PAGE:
Today at HumaneWatch.org, the nonprofit Center for Consumer Freedom (CCF) released an undercover video shot at the Duchess Horse Sanctuary in Douglas County, Oregon—a facility owned and managed by the Humane Society of the United States (HSUS). Though HSUS claims its Oregon facility offers “1120 acres of rolling pasture,” the HumaneWatch.org video shows horses in overcrowded conditions wading through a field of mud, manure, and hazardous fallen tree branches.
HSUS has gained significant public attention by releasing carefully edited hidden-camera videos that supposedly represent typical conditions on livestock farms. Many observers disapprove of this tactic, as it sensationalizes a very limited view of the conditions in which animals are kept. But unlike HSUS, CCF will release its unedited video of the Duchess Horse Sanctuary later in the week. (HSUS has repeatedly refused to share unedited “undercover” footage with the media or the public.)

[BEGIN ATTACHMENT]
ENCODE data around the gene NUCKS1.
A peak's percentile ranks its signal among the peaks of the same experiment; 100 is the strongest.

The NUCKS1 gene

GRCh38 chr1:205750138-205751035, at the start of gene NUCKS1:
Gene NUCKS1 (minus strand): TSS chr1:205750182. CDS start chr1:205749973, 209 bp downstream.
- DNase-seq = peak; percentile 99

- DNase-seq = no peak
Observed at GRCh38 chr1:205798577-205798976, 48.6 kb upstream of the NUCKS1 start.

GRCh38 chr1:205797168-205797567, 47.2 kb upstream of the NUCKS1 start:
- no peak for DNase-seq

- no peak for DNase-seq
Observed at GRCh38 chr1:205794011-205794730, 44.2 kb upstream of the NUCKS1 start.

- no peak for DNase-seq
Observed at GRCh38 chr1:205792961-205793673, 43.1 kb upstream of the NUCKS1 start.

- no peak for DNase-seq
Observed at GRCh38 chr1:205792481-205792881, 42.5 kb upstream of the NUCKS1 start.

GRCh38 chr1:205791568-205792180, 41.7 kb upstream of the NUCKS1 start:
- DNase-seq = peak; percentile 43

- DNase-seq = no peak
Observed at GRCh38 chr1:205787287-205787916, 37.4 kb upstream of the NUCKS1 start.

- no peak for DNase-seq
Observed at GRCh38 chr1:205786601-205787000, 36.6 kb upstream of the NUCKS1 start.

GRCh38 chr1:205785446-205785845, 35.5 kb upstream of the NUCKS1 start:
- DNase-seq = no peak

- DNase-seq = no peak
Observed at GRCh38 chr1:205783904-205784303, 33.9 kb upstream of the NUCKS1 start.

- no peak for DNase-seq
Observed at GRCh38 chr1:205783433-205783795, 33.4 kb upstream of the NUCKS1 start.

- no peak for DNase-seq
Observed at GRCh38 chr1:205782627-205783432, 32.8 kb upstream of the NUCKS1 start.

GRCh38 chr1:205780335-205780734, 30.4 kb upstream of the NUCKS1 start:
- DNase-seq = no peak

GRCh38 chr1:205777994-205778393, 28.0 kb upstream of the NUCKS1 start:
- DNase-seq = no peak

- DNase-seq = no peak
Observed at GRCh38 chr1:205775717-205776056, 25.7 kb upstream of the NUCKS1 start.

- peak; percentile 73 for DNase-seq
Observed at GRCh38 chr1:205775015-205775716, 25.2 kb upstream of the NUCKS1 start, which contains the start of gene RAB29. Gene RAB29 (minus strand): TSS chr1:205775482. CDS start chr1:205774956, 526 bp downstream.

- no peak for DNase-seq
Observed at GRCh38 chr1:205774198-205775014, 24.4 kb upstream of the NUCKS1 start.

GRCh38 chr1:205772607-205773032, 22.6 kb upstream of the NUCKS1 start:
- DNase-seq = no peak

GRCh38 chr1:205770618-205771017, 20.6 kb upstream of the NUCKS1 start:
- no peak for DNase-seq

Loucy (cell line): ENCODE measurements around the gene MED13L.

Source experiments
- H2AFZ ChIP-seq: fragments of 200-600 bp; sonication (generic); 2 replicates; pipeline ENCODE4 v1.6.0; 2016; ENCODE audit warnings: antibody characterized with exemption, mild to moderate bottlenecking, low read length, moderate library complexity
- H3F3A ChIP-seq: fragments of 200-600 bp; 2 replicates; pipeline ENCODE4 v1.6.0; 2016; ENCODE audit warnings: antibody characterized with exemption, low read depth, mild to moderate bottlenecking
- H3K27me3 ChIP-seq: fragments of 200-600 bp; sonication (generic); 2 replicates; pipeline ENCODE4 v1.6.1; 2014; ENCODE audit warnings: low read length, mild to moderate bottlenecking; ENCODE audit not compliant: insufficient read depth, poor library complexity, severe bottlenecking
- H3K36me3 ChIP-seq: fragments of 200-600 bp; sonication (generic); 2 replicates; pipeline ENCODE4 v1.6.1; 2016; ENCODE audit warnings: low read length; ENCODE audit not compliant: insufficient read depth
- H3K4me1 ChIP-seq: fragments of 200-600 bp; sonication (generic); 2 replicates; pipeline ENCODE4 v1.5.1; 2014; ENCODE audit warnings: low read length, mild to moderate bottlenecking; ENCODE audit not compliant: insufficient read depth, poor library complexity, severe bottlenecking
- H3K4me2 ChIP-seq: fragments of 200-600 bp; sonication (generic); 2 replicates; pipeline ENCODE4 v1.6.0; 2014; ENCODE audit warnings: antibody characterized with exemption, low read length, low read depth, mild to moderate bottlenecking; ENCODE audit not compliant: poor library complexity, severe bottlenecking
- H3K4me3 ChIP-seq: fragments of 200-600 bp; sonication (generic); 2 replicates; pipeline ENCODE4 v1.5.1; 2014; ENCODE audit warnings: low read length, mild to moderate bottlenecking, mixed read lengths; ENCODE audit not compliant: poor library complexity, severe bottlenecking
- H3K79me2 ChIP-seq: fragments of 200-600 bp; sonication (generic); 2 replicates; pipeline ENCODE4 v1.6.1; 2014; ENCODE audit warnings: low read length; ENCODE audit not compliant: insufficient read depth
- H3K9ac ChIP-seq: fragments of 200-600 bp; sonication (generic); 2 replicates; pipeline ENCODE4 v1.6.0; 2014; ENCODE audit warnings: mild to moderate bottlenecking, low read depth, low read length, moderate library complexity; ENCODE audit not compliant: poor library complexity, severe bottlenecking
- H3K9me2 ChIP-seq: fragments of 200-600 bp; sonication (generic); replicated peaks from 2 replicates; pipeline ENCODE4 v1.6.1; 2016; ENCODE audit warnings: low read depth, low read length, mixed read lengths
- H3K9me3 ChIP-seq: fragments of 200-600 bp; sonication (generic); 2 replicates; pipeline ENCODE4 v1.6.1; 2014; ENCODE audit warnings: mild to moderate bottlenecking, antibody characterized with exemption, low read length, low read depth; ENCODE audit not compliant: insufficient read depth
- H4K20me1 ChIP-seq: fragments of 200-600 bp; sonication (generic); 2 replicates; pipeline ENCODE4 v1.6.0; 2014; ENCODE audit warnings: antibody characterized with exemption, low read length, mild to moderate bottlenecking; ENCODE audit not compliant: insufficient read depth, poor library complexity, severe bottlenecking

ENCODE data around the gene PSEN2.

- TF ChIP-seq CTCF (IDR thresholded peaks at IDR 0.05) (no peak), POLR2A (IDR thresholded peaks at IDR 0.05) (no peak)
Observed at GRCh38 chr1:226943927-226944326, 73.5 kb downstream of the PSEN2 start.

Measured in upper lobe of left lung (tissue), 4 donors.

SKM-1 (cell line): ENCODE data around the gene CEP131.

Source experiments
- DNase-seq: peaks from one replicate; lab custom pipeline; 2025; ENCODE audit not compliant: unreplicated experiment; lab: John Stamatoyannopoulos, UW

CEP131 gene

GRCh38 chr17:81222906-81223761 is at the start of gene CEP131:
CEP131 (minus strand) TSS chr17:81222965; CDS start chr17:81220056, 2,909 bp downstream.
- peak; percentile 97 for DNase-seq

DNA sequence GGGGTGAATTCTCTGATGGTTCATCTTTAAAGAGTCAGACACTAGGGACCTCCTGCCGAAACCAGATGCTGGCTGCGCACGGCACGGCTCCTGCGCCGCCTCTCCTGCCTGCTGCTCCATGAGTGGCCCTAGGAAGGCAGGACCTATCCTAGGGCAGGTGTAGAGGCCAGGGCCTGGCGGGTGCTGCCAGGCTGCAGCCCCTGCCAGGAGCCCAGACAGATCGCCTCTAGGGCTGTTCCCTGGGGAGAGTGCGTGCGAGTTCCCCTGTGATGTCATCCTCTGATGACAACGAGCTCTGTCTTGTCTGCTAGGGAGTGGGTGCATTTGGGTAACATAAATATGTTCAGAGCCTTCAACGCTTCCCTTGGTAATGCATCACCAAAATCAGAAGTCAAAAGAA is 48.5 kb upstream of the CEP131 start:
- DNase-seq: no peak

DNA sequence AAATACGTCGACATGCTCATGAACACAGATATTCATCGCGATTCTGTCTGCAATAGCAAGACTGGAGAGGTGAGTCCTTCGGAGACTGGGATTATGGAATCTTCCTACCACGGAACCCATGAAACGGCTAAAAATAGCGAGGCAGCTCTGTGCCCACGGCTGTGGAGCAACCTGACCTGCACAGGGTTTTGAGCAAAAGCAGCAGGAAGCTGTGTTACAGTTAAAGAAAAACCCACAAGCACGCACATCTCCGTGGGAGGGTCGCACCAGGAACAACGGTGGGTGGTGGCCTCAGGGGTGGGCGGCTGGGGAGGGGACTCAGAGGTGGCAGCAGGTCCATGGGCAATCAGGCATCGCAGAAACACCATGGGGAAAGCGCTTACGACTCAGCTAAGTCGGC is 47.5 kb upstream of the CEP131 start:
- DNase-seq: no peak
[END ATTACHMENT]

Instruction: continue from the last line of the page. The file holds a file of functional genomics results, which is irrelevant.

Equine Veterinarian Dr. John Radosevich offered the following expert opinion after viewing the video in its entirety, “The broken limbs and fallen down trees should have been removed from this facility before any horses were turned into it because of the possibility of puncture wounds, with the possible onset of tetanus and sure death of the wounded horse.”
National Reining Horse Association Hall of Fame Inductee Tim McQuay commented: “I would be embarrassed to have my horses running in a pasture with dead trees and mud where injury could easily occur.”
Dave Duquette, Executive Director of the United Horsemen's Front, said: “This is not a model situation for the care of horses.” Duquette added that “HSUS's whole byline on the Duchess Sanctuary is that it will be a model for livestock management. As a life-long horseman, I can say that they need a new manager.”
David Martosko, Director of Research at the Center for Consumer Freedom and the editor of HumaneWatch.org, said: “It’s time that HSUS lives up to the standards it demands from others. The conditions at Duchess Horse Sanctuary are apparently nowhere near as idyllic as HSUS suggests. If these animal rights activists want to be taken seriously by horse trainers, horse owners, and horse lovers, they need to take better care of their own animals.”